A press release from energy industry advocacy group Coloradans for Responsible Energy Development yesterday discusses a pro-fracking ad (above) that's been playing for a couple of weeks in Colorado:
Coloradans for Responsible Energy Development (CRED) has released a new television commercial featuring Michelle Smith, an organic based farmer from Elbert, Colorado, who relies on income from oil and natural gas development to help sustain her family farming operations. In the advertisement, Smith shares with viewers:
“Mineral rights make all the difference to our small organic based farm. Like many Colorado farm-to-table businesses, if we can’t offset operating costs with our minerals, then we’re out of business. Organic operations are expensive. People like us rely on those payments for their family’s healthcare or their kids’ education. An attack on fracking is essentially an attack on landowners like us. Those who would ban fracking ignore our rights, and that just gets my goat.”
…Beyond her message in the commercial, Smith has shared that “as a rancher in Elbert County, Colorado, my family’s livelihood relies on the quality of the pasture that our livestock grazes on. That’s why every decision I make, I make with my ranch’s future in mind,” she says.
Lynn Bartels of the Denver Post gave this ad favorable treatment in a blog post last month:
A new ad promoting fracking in Colorado features an Elbert County couple who raises goats and farms organically.
The idea of pairing organic farmers and fracking comes from Coloradans for Responsible Energy Development.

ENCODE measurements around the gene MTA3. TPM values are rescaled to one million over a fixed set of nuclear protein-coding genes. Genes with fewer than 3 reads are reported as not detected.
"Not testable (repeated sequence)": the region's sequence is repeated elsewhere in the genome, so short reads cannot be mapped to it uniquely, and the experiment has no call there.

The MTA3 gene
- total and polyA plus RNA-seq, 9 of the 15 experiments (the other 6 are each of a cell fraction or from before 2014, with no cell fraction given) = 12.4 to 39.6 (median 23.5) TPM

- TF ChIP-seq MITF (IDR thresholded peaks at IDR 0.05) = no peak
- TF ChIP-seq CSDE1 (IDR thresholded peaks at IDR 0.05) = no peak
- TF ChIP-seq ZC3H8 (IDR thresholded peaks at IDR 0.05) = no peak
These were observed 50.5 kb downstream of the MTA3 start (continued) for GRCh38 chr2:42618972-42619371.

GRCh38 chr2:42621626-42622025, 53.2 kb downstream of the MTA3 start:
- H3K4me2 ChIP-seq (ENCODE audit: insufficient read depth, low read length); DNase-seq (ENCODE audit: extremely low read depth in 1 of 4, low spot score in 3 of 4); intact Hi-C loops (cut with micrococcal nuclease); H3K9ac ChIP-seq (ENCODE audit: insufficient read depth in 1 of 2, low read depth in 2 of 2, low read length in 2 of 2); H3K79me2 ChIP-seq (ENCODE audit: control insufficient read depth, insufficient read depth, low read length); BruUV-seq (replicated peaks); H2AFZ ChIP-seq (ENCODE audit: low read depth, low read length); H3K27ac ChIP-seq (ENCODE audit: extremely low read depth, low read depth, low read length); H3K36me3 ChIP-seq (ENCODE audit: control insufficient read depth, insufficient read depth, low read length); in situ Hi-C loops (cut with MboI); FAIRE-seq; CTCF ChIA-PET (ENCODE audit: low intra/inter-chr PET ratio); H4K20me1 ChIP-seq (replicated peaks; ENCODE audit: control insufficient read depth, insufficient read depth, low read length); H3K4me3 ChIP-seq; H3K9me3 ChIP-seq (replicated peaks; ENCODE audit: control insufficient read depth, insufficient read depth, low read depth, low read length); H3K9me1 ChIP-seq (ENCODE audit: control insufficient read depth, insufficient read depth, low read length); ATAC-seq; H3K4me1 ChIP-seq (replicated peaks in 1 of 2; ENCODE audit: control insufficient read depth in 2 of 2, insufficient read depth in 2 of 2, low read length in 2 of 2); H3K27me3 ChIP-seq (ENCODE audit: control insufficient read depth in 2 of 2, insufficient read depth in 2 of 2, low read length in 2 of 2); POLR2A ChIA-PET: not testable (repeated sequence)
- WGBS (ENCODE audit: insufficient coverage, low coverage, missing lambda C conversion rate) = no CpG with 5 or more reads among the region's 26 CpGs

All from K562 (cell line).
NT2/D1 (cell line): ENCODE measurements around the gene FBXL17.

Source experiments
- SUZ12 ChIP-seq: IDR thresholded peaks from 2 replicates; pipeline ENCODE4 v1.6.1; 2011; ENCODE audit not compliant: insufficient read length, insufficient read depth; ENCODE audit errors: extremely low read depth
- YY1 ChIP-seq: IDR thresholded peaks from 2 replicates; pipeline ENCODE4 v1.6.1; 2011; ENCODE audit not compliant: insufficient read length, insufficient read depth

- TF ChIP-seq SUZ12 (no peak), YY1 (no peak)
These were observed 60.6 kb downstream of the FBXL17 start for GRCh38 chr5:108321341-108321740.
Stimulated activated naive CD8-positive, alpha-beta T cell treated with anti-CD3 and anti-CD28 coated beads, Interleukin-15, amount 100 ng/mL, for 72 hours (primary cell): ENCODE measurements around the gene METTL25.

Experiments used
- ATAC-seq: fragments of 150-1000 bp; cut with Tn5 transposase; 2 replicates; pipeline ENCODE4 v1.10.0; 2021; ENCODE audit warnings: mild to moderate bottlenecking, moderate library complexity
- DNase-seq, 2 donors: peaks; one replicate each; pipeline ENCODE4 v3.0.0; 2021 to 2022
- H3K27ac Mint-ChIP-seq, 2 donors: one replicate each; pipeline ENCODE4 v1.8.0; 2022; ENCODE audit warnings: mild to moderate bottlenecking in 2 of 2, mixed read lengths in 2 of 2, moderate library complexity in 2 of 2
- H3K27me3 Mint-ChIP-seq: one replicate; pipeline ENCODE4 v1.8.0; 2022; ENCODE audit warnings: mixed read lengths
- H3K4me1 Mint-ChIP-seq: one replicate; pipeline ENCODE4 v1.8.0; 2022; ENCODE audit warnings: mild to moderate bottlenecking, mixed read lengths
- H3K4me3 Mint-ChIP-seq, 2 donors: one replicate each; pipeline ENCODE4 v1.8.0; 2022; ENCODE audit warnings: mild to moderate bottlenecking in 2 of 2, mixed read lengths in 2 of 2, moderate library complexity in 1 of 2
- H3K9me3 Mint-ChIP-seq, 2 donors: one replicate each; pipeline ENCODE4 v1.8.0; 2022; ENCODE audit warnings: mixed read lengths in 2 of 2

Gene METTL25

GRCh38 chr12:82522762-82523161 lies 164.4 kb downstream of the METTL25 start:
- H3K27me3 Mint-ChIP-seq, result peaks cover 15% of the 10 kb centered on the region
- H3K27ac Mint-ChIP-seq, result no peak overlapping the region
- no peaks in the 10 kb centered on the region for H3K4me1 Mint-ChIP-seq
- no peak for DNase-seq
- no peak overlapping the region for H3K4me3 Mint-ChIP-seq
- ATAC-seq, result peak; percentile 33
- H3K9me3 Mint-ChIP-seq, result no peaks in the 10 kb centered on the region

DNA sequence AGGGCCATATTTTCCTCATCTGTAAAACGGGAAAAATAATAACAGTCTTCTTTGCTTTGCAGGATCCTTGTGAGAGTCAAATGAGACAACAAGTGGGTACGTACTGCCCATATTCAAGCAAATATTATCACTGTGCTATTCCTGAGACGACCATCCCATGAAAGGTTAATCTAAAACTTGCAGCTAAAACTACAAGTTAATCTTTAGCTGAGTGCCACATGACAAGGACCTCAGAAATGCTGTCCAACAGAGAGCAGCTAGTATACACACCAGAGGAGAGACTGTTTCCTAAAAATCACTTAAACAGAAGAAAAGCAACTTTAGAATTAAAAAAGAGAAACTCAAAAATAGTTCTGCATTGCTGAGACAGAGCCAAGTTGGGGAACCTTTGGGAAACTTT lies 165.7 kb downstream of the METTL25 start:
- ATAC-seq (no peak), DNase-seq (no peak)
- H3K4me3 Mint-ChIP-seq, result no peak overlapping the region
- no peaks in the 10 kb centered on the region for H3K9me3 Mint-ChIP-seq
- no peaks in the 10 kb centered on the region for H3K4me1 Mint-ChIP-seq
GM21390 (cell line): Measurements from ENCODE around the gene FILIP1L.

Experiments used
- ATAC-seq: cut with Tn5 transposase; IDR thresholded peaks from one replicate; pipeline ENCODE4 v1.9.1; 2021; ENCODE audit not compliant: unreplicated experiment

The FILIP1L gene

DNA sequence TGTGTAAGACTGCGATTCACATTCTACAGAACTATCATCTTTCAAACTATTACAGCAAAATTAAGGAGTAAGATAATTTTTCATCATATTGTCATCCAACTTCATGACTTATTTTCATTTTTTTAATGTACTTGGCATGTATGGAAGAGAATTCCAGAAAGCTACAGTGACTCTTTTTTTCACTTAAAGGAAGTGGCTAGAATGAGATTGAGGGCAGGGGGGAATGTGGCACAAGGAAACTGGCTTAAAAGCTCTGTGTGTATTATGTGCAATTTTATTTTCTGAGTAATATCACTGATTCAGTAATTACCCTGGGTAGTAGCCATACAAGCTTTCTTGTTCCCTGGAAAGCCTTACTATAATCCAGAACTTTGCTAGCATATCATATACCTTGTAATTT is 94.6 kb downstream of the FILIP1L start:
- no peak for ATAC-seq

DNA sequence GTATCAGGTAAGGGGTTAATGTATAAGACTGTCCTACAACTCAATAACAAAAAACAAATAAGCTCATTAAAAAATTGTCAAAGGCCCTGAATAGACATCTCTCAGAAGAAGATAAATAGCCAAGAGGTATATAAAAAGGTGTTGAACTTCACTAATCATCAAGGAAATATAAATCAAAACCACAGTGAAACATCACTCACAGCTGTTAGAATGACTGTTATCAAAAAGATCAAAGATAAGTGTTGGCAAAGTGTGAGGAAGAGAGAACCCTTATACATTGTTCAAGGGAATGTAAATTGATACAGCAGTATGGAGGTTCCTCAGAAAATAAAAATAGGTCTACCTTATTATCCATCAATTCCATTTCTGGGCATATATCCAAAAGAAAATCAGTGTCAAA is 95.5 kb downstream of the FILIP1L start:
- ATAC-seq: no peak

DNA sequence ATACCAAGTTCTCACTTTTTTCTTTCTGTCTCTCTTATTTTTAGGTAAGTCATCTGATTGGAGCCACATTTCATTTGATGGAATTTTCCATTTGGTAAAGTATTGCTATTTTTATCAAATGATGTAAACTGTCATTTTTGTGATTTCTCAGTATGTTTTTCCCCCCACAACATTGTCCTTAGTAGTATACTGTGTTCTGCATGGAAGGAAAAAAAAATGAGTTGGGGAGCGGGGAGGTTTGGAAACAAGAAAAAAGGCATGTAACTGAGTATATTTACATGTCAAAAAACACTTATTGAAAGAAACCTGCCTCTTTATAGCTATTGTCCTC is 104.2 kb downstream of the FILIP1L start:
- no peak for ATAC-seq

But there's more to the story of Michelle J. Smith, registered Republican of Elbert County, than either CRED or Bartels saw fit to explain:
The Quiat Companies is an innovative investment company, which is comprised of approximately fifty real estate and oil & gas holdings throughout the United States…with over 33 years of professional experience in the oil and gas business, Ms. Smith has been with The Quiat Companies since 1992 focusing on acquisitions, divestitures, and coordinating successful drilling joint ventures. [Pols emphasis] As Land Manager, she is instrumental in managing the nationwide assets of our fifteen oil and gas limited liability companies.
Ms. Smith’s professional experience includes Davis Oil Company (Denver, Colorado) and Anderman Oil Company (also in Denver) as well as acting as an Independent Land Negotiator. She is the president of the National Association of Royalty Owners (NARO) Rockies chapter, a member of the American Association of Petroleum Landman (AAPL), Denver Association of Petroleum Landmen (DAPL), board member of Vital for Colorado and a graduate of Cypress College (California).
Just a salt-of-the-earth Colorado farmer–an organic farmer at that–trying to hold down the farm, right? Wrong. Much like the Republican political activists trotted out by Americans for Prosperity to tell their dubious "Obamacare horror stories," "organic farmer" Michelle Smith is about as unbiased a source on fracking as an oil and gas industry lobbyist–which makes sense, since she basically is one.
Your friends seeing this ad on TV probably ought to know that.